The 85th edition of Minnesota’s men’s hockey team gets its season under way tonight as the Gophers host Alberta in an exhibition contest. Face-off is set for 7:07 p.m. at Mariucci Arena.
Here are six things to look for in 2005-06:
The bar has been set extremely high for Minnesota this season. In fact, it couldn’t be any higher. The Gophers, who finished last season at 28-15-1 (17-10-1 WCHA) on their way to a berth in the Frozen Four, are the preseason No. 1 in both the USA Today/American Hockey Magazine Poll and the WCHA Coaches’ Poll.
“It looks to be like it should be a real exciting year for our team,” coach Don Lucia said at media day on Sept. 29. “But like everybody else that’s just starting out, we have a lot of work to do.”
They certainly do as the road to finishing the season No. 1 looks to be as difficult as ever. It gets exponentially tougher considering Minnesota plays in the WCHA, a conference that held all the spots in the 2005 Frozen Four and should be every bit as competitive this season.
As for those expectations, they are nothing new for this program. While the top ranking is nice, according to junior forward Ryan Potulny, the Gophers aren’t buying into the hype surrounding them.
“Every year, somebody’s rated No. 1 preseason,” he said. “It has to be. It’s never that way at the end of the year; it’s always different teams that you don’t expect.”
A big reason for the huge expectation-level is due to the incoming freshman class, quite possibly the best in the nation.
Headlining this class is forward Phil Kessel, widely considered to be the greatest American-born hockey prospect ever. A strong mix of size and speed, the 6-0, 190-pound Kessel had 32 goals and 30 assists (62 points) in 32 games for the U.S. Under-18 Team last season.
“Phil’s obviously such a talented player that, I guess if there’s any spotlight, it’s going to be on him,” said fellow freshman forward Blake Wheeler, himself a fifth overall pick in the 2004 Entry Draft by the Phoenix Coyotes.
Without even playing a second of college hockey, Kessel has already been selected as a second team preseason All-American by College Hockey News. The buzz around Kessel is so strong there’s already talk that he might be a one-year-and-done player. He is thought to be the top prospect for the 2006 NHL Entry Draft.
Kessel admitted it’s “exciting” to hear things like that but also that he’s not thinking about it right now.
“I don’t look ahead,” he said. “A lot of things can happen in the next year and I guess, you just go out there and play hockey and whatever falls into place, falls into place.”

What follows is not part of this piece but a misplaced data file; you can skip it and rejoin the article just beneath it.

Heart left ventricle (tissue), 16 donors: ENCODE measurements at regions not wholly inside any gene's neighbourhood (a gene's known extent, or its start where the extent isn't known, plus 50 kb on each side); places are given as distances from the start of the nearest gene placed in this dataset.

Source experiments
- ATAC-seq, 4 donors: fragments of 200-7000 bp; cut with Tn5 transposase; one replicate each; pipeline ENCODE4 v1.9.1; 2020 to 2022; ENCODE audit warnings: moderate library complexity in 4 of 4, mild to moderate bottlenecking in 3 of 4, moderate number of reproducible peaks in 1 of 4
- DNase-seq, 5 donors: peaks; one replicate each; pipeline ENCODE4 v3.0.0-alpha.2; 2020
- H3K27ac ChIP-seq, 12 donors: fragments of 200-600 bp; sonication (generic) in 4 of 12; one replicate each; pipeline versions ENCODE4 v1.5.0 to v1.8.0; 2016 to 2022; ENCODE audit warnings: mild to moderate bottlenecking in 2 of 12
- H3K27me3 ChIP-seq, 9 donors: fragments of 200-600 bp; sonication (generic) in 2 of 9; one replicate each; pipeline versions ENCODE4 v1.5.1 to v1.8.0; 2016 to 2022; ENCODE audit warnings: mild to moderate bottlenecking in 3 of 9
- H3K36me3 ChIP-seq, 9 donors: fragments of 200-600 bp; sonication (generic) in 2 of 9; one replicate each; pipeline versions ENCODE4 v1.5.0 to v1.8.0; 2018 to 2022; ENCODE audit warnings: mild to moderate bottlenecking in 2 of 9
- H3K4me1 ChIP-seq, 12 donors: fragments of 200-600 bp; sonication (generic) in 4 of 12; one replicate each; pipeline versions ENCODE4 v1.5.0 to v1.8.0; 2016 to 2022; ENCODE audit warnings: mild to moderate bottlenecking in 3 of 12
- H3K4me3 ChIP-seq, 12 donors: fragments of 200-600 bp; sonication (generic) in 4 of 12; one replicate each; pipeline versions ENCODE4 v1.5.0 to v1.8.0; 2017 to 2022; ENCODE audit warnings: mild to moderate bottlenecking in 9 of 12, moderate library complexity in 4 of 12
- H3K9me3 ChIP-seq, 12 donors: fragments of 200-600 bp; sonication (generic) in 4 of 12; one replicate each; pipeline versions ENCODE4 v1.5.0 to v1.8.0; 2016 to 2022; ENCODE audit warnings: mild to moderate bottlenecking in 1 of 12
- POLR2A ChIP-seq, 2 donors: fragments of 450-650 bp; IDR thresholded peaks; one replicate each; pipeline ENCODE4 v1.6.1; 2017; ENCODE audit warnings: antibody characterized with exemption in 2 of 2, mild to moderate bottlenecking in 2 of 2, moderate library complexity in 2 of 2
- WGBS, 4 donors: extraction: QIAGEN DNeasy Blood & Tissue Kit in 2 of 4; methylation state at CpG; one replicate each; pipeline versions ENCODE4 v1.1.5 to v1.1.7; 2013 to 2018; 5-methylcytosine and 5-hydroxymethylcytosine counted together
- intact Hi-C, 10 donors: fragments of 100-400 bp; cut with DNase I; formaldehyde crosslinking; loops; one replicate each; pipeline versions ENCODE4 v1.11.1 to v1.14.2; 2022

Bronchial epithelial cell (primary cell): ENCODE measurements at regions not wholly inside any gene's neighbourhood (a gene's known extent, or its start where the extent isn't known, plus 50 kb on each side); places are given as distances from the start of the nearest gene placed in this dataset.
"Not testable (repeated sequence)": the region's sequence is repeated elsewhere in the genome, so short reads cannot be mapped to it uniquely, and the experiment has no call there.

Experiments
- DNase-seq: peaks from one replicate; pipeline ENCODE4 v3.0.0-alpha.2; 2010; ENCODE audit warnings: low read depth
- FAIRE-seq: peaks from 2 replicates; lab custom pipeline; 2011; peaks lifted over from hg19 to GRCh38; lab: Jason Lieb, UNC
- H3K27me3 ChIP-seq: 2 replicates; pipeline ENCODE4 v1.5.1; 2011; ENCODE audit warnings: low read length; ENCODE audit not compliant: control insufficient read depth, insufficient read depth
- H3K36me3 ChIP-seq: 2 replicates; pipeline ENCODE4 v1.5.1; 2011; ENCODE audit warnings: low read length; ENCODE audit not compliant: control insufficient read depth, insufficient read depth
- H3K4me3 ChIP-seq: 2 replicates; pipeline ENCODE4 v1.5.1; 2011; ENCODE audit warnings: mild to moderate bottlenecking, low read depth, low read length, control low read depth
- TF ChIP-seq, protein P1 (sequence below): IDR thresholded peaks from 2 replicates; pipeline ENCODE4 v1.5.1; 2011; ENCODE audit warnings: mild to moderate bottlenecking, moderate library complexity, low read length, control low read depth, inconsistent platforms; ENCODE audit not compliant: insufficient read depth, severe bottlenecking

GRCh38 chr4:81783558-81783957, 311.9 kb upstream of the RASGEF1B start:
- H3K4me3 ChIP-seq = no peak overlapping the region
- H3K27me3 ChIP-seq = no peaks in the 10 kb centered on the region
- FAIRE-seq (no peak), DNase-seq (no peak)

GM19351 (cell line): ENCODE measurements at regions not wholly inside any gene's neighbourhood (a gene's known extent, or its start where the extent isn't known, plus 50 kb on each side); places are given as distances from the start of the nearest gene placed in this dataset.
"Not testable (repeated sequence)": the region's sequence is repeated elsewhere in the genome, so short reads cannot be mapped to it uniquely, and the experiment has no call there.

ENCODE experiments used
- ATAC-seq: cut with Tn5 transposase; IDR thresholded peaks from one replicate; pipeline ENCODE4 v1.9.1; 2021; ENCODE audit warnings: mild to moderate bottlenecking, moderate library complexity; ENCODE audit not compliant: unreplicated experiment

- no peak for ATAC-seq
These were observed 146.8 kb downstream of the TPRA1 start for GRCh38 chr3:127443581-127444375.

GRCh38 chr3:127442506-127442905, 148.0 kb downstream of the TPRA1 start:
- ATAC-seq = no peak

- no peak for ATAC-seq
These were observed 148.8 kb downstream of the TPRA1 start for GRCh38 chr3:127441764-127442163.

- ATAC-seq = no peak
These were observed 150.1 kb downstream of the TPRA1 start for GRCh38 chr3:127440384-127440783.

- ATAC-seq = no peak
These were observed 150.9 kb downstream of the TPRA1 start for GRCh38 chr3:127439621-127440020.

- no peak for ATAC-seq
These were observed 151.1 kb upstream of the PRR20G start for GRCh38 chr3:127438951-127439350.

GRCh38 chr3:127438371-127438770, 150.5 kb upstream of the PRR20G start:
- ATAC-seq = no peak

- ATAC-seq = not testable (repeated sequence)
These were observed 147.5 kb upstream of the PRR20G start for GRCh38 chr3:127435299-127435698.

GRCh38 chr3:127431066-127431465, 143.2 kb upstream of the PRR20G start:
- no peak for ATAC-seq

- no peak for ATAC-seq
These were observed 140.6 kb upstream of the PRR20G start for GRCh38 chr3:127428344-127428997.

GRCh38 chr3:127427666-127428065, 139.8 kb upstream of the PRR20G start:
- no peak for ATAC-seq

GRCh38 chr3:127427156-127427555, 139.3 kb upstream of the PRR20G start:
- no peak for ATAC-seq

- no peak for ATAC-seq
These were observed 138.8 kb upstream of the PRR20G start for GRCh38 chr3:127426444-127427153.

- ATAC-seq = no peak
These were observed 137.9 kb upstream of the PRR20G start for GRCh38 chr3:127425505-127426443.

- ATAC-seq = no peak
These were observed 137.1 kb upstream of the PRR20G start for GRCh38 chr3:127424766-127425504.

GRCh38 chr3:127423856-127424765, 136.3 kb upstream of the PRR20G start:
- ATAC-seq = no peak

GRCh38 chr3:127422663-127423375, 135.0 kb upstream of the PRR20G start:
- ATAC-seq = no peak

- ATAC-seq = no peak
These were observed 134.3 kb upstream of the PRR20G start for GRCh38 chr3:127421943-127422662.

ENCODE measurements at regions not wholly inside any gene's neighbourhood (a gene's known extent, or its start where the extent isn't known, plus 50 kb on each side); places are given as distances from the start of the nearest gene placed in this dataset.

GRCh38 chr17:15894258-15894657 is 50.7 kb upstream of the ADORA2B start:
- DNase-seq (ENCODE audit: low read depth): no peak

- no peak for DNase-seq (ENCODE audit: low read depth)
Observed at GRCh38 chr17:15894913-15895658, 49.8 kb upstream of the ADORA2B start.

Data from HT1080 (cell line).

Kessel not alone
Kessel isn’t the only new top-tier talent in the bunch. Look for Wheeler, forward Ryan Stoa, defenseman R.J. Anderson and goaltender Jeff Frazee to contribute this season.
The usual suspects
While a good portion of the chatter has been about the freshmen, it’s not as though the Gophers don’t have any talented upperclassmen.
Minnesota returns its top seven scorers from last season, a far cry from 2004-05 when the team entered the season trying to replace its top four scorers from the year before.
Senior forward Tyler Hirsch (11-33-44), junior forward Danny Irmen (24-19-43), Potulny (24-17-41) and senior forward and new team captain Gino Guyer (12-20-32), among others, should provide the Gophers with a consistent offensive punch.
“These returning guys, I think, more than anything, have to take the next step in their development and show the way,” Lucia said. “Because you can have some freshmen that, on paper, have great track records but there aren’t many freshmen who don’t have (an easy) transition to our league.”
Briggs vs. Frazee
Junior goaltender Kellen Briggs has a career mark of 46-23-3 with a goals against average of 2.53. So, it would figure he would enter the season as the starting goaltender.
That’s not true, however – not exactly. Briggs will split duties between the pipes with Frazee, at least for the early part of the season. Lucia said there was no definite time table for when a consistent starter would be chosen.
Lucia also said he wants to avoid any sort of burn out for Briggs, something both he and Briggs feel occurred last season.
“When I look back at last year, I do think it was my fault we overplayed Kellen,” Lucia said.
Both goalies admitted they want to play as much as possible but also that they weren’t upset by the current arrangement.
“I think it brings out the best of both goalies when both are working hard and competing,” Briggs said. “But, definitely, when it’s time to play, the best goalie will play.”
If there was one area of weakness for Minnesota last season, it was on defense. Youth and injuries were the main cause of this and the Gophers figure to be stronger there this year.
“I think that can be a real strength of our team,” Lucia said. “It was a strength of our team the first half of last season and the injuries, I think, had more to do with the performance back there than anything else. I think that the important thing’s going to be for our (defensive) corps to remain healthy.”
The team is looking pretty good on the injury front going into the season. They should welcome back senior Peter Kennedy, who was forced to miss the final 35 games of last season with a hip injury. Lucia said Kennedy had more surgery done in the summer and is not yet at full strength.
Sophomores Alex Goligoski, Nate Hagemo and Derek Peltier, all of whom struggled with injuries over the second half of last season, head into the season more experienced and, more importantly, healthy.
This now-healthy unit will be lead by senior Chris Harrington, one of Minnesota’s assistant captains. Lucia had nothing but praise for the defensive leader.
“I think you’re going to see him have a great senior season,” Lucia said. “He has to lead the way back there.”